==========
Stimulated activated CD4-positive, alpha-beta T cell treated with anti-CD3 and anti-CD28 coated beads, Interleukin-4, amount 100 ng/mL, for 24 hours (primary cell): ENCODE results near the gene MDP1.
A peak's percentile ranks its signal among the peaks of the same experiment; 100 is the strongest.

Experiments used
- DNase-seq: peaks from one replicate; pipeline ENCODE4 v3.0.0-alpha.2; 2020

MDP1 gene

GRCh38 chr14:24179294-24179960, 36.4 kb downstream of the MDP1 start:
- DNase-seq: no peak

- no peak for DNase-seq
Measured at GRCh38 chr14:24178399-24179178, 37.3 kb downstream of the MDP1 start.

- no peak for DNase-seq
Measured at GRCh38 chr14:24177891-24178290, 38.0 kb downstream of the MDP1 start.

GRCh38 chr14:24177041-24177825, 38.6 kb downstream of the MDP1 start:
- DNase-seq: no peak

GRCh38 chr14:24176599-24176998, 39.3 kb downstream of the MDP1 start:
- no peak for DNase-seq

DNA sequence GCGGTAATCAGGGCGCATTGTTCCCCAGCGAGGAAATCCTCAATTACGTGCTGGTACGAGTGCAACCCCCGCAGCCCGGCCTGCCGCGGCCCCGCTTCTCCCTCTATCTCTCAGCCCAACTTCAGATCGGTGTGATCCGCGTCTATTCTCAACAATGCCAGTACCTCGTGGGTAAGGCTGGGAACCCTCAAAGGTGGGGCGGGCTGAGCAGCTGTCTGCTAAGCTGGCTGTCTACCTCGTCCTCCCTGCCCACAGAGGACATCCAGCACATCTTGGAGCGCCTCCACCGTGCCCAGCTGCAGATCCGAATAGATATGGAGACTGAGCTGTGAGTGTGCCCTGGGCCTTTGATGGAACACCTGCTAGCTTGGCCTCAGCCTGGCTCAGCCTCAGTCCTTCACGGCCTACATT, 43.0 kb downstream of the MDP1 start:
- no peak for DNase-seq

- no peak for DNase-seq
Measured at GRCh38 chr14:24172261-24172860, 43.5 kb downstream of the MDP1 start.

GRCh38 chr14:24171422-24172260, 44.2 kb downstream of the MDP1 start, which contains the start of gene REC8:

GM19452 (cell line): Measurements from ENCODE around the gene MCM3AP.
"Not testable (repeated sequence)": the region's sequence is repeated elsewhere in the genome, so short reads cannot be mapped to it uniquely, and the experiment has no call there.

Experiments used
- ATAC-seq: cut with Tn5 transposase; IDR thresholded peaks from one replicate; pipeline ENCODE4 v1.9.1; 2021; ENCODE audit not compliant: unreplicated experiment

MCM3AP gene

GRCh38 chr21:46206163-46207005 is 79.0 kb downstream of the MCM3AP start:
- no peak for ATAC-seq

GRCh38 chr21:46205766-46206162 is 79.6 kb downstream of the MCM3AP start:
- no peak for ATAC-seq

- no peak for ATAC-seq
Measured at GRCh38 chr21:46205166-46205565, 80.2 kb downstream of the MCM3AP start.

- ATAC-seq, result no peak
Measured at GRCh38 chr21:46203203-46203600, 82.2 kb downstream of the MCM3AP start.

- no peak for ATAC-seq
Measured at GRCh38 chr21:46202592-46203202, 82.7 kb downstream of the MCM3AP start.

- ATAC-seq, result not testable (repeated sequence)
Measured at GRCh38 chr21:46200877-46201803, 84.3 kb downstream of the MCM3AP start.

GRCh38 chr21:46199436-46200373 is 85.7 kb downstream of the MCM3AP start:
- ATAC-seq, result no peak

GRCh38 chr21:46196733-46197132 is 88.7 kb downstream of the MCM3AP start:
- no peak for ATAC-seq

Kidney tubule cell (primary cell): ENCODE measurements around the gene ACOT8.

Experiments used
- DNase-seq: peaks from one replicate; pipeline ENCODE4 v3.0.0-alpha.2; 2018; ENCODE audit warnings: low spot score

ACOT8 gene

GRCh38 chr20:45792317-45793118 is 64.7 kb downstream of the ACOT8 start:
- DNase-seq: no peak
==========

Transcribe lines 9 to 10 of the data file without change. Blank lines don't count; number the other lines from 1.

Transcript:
Measured at GRCh38 chr14:24178399-24179178, 37.3 kb downstream of the MDP1 start.

- no peak for DNase-seq